PV modules not only harness direct sunlight when the sky is clear, but also the diffused light when the sky is overcast. The brighter it is outside, the greater the output of the modules – regardless of whether the sun can be seen directly or not.

How is the photovoltaic system installed?
For a rooftop installation, there are several options open to you: the most common are on-roof or in-roof installations. The former involves the solar modules being installed above the roof on a mount, while with the latter they are integrated into the surface of the roof. Photovoltaic systems can also be installed on façades or as free-standing installations.

What is “electrical isolation”?
Inverters with transformers feature something called electrical isolation. This is a safety barrier between the solar electric circuit and the utility grid connection.
It offers two advantages: first, DC voltage from the solar array – no matter how high – cannot get through to the utility grid side and cause damage. Secondly, the direct current side is not impacted in any way by the grid’s alternating current. In the case of transformer-less inverters, which can offer higher efficiency values, an insulation and fault current monitoring system isolates the solar installation from the grid in the event of a fault.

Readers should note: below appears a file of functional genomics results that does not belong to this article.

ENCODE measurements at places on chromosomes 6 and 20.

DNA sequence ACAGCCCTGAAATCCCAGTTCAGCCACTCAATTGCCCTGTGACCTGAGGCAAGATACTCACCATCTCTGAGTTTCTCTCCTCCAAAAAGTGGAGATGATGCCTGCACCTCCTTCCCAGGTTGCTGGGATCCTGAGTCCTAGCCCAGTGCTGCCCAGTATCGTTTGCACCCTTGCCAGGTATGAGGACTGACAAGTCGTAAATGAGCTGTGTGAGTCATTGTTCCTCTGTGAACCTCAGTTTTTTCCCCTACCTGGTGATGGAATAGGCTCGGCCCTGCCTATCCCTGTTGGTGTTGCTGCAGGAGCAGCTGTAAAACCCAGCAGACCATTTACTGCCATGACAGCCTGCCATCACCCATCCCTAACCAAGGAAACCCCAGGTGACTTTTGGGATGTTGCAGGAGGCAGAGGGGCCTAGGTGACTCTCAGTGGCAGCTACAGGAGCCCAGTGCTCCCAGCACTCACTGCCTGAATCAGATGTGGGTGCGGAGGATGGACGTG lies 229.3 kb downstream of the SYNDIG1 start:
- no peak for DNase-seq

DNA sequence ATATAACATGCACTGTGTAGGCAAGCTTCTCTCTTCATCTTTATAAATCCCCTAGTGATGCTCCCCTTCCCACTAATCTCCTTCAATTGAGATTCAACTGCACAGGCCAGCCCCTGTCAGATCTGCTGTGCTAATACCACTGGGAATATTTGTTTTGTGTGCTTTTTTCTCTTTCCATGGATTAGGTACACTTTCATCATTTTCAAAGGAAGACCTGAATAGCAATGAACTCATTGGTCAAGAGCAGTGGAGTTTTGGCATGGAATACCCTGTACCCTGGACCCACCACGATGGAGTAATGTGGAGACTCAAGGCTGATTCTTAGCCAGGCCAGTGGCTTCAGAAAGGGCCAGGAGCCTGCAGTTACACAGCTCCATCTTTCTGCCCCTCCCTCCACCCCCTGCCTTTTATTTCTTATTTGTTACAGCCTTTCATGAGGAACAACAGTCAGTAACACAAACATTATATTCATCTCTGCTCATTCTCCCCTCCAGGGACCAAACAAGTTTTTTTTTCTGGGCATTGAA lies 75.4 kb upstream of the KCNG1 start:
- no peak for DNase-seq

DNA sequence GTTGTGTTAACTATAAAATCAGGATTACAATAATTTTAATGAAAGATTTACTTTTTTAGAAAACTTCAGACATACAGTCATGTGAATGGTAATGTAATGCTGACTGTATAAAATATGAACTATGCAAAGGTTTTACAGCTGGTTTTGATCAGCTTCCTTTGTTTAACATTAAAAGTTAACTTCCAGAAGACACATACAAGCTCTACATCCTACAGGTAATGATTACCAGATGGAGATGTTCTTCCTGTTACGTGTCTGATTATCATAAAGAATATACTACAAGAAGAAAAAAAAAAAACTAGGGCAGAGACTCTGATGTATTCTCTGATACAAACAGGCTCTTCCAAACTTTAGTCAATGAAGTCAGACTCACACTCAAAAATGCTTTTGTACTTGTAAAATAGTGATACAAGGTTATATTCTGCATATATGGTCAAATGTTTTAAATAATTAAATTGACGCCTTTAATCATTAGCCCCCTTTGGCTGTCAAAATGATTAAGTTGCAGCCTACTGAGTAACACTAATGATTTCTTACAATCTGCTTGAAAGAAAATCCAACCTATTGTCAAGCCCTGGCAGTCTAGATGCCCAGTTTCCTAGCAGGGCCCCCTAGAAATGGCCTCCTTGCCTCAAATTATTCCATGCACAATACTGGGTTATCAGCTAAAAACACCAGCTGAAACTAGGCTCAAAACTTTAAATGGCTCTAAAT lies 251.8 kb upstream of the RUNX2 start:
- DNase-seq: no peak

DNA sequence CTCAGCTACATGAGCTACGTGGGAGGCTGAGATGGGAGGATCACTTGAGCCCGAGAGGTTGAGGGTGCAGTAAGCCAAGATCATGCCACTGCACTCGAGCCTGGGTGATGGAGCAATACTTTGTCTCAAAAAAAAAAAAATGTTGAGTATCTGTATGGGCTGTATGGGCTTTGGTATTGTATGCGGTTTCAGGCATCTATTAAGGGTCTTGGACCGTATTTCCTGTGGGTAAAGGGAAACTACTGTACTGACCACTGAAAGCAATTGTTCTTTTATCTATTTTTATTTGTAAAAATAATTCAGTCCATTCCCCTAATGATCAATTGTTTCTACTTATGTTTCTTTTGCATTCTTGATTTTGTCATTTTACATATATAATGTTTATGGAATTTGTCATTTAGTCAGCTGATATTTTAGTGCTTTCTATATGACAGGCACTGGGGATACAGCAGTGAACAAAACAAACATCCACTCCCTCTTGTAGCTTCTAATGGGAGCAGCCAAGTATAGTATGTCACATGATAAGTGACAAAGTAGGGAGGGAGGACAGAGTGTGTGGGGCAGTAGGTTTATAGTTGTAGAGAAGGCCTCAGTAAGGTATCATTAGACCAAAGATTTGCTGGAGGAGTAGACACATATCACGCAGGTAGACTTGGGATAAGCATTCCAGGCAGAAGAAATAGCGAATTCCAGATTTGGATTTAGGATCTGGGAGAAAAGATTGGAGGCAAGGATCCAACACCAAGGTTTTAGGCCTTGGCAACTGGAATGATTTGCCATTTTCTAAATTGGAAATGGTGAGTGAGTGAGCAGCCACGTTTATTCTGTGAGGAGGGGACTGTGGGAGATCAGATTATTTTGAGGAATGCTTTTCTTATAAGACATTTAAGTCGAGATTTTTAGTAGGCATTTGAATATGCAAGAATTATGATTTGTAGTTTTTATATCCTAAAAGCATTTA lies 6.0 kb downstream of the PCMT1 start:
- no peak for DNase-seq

What happens if the solar installation is struck by lightning?
Since a photovoltaic installation does not increase the probability of lightning strikes, the solar modules themselves are no more at risk than the inverter or other loads connected to the grid. However, in the rare event of the solar generator being hit by a direct lightning strike, the modules are likely to suffer considerable damage. The only thing that will help in this scenario is the integration of an external lightning protection system.
Good grounding is essential for the proper operation and safety of your solar system. Consult with your installer if you have any questions or concerns regarding system grounding.

How can solar energy be stored for later use?